TACV

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TACV Cabo Verde Airlines
TACV-Logo.png
IATA ICAO Callsign
VR TCV CABOVERDE
Founded 1958
Hubs
Focus cities
Frequent-flyer program TACV Club
Fleet size 1
Destinations 5
Company slogan O prazer de viajar bem
("A pleasurable way of flying ")
Headquarters Praia, Cape Verde
Key people José Luís Sá Nogueira (CEO)
Website flytacv.com

TACV Cabo Verde Airlines (TACV is an abbreviation for Transportes Aéreos de Cabo Verde, meaning “Air Transportation of Cape Verde” in Portuguese) is a scheduled and charter, passenger and cargo airline based in Praia, Cape Verde.[1] It is the national flag carrier of Cape Verde, operating inter-island services and flights to Europe, North America, South America and the West African mainland. Its main base is Sal Airport, with smaller ones at Praia International Airport and São Pedro Airport. TACV is also a ground handling company serving all airports in Cape Verde.

History[edit]

TACV was established in 1958. In July 1975, following the independence of Cape Verde, the airline was designated as the national carrier and became a public (state-owned) company in 1983. It employs 788 staff. The Cape Verdean government is currently preparing the airline for privatization. The TACV logo includes a blue wing with seven lines that represent the number of domestic inter-island flights offered by the airline. Until 1984, it served with 8 of the 9 inhabited islands, no flight ever connected with Brava then.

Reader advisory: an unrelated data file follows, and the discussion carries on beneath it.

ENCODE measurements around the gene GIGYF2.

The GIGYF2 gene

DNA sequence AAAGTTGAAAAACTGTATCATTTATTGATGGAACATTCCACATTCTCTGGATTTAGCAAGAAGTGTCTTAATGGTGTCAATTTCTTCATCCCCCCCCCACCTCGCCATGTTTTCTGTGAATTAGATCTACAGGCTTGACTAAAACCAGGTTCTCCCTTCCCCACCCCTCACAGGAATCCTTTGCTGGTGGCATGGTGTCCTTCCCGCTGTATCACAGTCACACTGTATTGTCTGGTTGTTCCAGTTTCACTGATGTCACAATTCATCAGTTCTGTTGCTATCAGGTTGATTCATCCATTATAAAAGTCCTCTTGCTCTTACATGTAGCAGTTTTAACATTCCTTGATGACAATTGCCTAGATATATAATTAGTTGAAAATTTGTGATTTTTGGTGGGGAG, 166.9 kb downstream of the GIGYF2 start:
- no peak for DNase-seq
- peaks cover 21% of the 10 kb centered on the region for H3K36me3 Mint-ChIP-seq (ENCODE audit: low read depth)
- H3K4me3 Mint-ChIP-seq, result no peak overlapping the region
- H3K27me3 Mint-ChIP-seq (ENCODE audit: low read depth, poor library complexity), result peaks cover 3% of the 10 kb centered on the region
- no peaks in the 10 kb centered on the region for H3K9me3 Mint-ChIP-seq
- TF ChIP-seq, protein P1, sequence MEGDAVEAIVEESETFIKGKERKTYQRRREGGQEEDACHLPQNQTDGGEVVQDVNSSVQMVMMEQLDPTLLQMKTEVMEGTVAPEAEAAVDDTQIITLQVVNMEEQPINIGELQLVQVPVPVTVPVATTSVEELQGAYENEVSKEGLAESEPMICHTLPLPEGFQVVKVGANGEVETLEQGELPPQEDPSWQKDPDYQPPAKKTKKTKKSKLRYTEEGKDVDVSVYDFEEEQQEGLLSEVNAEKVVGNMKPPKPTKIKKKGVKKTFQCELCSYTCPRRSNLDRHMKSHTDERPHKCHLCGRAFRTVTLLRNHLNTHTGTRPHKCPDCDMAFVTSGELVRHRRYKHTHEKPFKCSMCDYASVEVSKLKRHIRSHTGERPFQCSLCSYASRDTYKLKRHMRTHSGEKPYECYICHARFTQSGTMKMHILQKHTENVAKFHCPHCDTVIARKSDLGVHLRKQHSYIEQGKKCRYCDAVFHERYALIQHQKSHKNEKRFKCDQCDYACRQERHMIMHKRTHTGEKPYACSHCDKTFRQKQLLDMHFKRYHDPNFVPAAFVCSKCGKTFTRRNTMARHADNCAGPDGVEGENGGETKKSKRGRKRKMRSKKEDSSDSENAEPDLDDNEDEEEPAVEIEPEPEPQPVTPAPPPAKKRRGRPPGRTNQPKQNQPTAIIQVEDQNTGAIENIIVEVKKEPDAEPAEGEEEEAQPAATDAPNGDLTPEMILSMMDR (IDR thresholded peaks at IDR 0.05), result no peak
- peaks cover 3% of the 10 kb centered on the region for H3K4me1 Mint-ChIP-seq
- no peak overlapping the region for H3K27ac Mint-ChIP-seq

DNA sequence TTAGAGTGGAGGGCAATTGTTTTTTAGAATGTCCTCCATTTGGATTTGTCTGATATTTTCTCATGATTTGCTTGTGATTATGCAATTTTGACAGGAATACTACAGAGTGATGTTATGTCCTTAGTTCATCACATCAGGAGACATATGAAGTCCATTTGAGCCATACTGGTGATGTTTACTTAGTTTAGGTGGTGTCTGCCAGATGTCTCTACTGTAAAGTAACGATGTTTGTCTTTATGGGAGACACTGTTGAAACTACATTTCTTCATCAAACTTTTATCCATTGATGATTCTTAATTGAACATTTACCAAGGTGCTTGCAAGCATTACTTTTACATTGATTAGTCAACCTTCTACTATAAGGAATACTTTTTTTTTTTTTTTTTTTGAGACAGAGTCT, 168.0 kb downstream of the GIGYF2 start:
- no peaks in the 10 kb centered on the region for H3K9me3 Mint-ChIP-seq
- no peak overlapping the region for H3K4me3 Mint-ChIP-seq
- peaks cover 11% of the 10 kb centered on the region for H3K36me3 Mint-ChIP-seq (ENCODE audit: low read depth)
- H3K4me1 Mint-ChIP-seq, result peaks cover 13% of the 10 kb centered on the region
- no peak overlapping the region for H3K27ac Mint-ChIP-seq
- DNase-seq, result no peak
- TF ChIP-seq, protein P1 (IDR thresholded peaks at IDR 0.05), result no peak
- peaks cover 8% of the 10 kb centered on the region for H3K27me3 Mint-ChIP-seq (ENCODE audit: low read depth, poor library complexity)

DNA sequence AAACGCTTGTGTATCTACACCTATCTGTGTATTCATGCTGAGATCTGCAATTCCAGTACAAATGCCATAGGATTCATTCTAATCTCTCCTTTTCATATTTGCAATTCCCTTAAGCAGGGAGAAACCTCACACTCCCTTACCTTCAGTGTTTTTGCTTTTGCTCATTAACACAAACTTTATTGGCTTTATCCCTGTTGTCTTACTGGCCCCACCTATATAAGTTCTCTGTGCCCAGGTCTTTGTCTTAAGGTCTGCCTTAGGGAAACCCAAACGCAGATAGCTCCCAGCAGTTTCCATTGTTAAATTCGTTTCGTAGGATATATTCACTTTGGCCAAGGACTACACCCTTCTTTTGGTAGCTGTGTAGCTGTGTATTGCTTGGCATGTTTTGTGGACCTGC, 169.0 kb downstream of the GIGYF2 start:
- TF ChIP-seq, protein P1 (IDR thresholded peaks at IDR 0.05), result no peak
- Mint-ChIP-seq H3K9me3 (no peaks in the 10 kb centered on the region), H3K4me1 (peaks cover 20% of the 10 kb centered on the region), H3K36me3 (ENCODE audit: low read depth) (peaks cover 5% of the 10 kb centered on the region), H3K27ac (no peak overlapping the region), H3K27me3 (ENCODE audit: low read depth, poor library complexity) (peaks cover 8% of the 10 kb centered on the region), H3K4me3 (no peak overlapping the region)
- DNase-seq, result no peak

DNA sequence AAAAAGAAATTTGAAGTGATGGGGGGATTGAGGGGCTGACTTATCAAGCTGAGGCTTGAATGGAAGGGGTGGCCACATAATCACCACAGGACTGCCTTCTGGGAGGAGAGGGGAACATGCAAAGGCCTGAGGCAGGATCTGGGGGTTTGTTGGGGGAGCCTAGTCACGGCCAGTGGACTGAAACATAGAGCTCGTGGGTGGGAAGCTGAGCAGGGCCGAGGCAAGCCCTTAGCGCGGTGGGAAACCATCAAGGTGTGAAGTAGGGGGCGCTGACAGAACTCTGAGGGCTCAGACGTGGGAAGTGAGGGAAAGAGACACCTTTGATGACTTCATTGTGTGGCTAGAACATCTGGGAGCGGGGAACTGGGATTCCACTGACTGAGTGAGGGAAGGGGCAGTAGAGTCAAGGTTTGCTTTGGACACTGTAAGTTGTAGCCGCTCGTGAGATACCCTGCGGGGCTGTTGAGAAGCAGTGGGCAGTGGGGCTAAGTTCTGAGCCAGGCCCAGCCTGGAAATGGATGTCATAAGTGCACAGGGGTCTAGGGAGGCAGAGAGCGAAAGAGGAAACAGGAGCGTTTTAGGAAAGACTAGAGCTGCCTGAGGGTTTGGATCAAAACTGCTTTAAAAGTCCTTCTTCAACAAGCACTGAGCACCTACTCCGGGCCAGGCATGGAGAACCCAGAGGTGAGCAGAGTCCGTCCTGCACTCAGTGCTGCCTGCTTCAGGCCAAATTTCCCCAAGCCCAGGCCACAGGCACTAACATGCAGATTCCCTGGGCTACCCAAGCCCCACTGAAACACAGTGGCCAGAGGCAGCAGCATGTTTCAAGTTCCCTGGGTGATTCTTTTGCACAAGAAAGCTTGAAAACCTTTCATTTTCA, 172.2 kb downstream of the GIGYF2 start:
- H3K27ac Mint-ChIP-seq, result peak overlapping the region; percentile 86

European flights began in 1985, with Lisbon as first European destination of TACV. Also that year, the airline began services to Boston, Massachusetts, USA using a McDonnell Douglas DC-10 provided by LAM Mozambique Airlines. All of its international flights were at Sal until 2004. In 1996 TACV got its first Boeing 757-200, brand new and directly from the Boeing factory, in Seattle, considered as “the pride and joy of Cape Verde Airlines", baptized with the name B.Leza. With B.Leza (registration D4-CBG), TACV begins flying to Europe with its own aircraft and crew.

Until 1998, it was the country's only airline until Cabo Verde Express started airline operations.

Poor safety standards at some of its airports, Brava (Esperadinha) and Santo Antão (Agostinho Neto) eliminiated every flight with those islands with TACV, Brava's Airport closed in 2003 while Santo Antão's closed in 2007.

In 2004, another Boeing 757-200 named Emigranti (registration D4-CBP) joined the TACV fleet. For several years, the Boeing 757 pair operated all of TACV's international routes before one being replaced by two smaller leased Boeing 737-800 which however meanwhile have been phased out again.[2]

In 2009, TACV's international flights would serve at São Vicente at the airport now called Cesária Évora Airport.

In June 2015, the airline opened two new air routes, Recife and with Providence, Rhode Island, the latter replaced Boston's Logan Airport as its flight, also its flight with Bissau resumed and serves as a biweekly flights via Dakar, operated by the ATR 72 aircraft.

TACV in the near future[edit]